Alex Murdaugh Pleads Guilty to Federal Conspiracy, Wire Fraud, Bank Fraud, and Money Laundering Charges
FLORENCE, SOUTH CAROLINA — Tiffany McFadden, 40, of Brooklyn, New York, and Port St. Lucie, Florida, was sentenced to more than 3 years in federal prison for leading a multi-million-dollar PPP fraud scheme out of South Carolina while working as a U.S. Postal Service employee.
McFadden was charged in the District of South Carolina for her role in a national fraud scheme related to the Coronavirus Aid, Relief, and Economic Security Act’s Paycheck Protection Program (PPP). During the height of the COVID-19 pandemic, Congress authorized the PPP program to provide emergency economic relief to businesses suffering economic harm during as a result of the pandemic.
According to evidence presented in court, McFadden was the leader of a scheme responsible more than 400 fraudulent PPP loan applications, the majority of which were for applicants in the South Carolina towns of Kingstree, Johnsonville, and Hemingway.
McFadden and her co-conspirators manufactured false and fraudulent documents claiming businesses that in truth did not exist and did not lose money due to the COVID-19 pandemic. As a result, McFadden and others received more than $2,000,000 in loans, often approximately $20,000 at a time, that they were not entitled to. Those loans were later fully forgiven by the U.S. Government.
McFadden and others recruited loan applications by word of mouth, manufactured false and fraudulent tax and business documents, and then applied for and obtained forgiveness for the loans. In exchange for her services, McFadden received a portion of the fraudulently obtained funds.
Every dollar stolen from the PPP program was stolen from legitimate businesses who needed support during unprecedented challenges facing our country,” said U.S. Attorney Adair F. Boroughs. “This scheme took advantage of the public’s generosity by stealing millions from taxpayers. We thank our law enforcement partners for bringing accountability in this case.”
“The Secret Service is committed to investigating and pursuing those who engage in fraudulent activity,” said Special Agent in Charge of the Secret Service’s Columbia Field Office Donald Long. “Thanks to the hard work of our partners in the U.S. Attorney’s office, this sentencing reflects the seriousness of the crimes committed and should act as a warning to anyone who thinks they can exploit financial assistance programs without consequence.”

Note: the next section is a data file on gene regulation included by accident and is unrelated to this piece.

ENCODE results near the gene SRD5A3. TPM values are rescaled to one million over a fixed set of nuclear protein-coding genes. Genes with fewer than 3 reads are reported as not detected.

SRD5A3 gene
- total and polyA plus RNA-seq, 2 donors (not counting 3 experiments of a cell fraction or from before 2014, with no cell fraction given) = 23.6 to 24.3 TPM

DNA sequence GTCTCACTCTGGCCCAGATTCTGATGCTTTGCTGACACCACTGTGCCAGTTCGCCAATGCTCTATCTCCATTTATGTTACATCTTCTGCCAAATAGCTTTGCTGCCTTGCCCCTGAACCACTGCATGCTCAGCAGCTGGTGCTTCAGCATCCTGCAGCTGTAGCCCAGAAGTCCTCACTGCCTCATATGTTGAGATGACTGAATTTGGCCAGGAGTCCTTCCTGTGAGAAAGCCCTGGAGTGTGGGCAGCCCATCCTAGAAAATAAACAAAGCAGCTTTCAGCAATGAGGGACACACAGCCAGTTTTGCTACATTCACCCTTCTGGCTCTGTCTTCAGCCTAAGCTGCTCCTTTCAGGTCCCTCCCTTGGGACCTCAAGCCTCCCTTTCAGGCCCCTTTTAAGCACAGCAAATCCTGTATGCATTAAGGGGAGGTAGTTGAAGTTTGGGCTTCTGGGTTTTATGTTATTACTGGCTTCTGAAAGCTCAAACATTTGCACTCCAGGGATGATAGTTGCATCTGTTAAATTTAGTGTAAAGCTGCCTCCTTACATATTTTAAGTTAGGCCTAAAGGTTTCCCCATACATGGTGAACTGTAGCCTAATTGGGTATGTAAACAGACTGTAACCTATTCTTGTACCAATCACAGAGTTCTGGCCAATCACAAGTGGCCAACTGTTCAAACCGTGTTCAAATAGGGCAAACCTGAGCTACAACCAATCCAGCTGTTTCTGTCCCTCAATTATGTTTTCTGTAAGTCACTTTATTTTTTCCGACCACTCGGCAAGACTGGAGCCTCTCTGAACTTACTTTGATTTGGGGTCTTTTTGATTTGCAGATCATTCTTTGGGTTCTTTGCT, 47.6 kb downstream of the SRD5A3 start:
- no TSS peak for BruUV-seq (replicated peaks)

United States District Judge Joseph Dawson, III sentenced McFadden to 37 months in federal prison, a sentence that took into account McFadden’s leadership role in such a sophisticated scheme. Her sentence will be followed by 5 years of court-ordered supervision. There is no parole in the federal system. In addition to her prison term, the court ordered McFadden to pay $2,191.257 in restitution to the Small Business Administration.
Felony charges remain pending against two co-defendants at this time: Cherry Lewis, 43, a U.S. Postal Service employee from Johnsonville, South Carolina; and Keisha Lewis, 33, a U.S. Postal Service employee from Hemingway, South Carolina.
Any member of the public who has information related to scheme is encouraged to contact the Columbia, South Carolina, field office of the U.S. Secret Service at 803-772-4015.
The case was investigated by the U.S. Secret Service, with assistance from the U.S. Postal Inspection Service, the Small Business Administration, the Florence County Sheriff's Office, and the Williamsburg County Sheriff's Office. Assistant U.S. Attorneys Elliott B. Daniels and Winston Marosek, who also serves as the Office’s Coronavirus Fraud Coordinator, are prosecuting the case.
On May 17, 2021, the Attorney General established the COVID-19 Fraud Enforcement Task Force to marshal the resources of the Department of Justice in partnership with agencies across government to enhance efforts to combat and prevent pandemic-related fraud. The Task Force bolsters efforts to investigate and prosecute the most culpable domestic and international criminal actors and assists agencies tasked with administering relief programs to prevent fraud by, among other methods, augmenting and incorporating existing coordination mechanisms, identifying resources and techniques to uncover fraudulent actors and their schemes, and sharing and harnessing information and insights gained from prior enforcement efforts. For more information on the Department’s response to the pandemic, please visit https://www.justice.gov/coronavirus.
Anyone with information about allegations of attempted fraud involving COVID-19 can report it by calling the Department of Justice’s National Center for Disaster Fraud (NCDF) Hotline at 866-720-5721 or via the NCDF Web Complaint Form at: https://www.justice.gov/disaster-fraud/ncdf-disaster-complaint-form.
Brook Andrews, First Assistant United States Attorney, U.S. Attorney’s Office, firstname.lastname@example.org, (803) 929-3000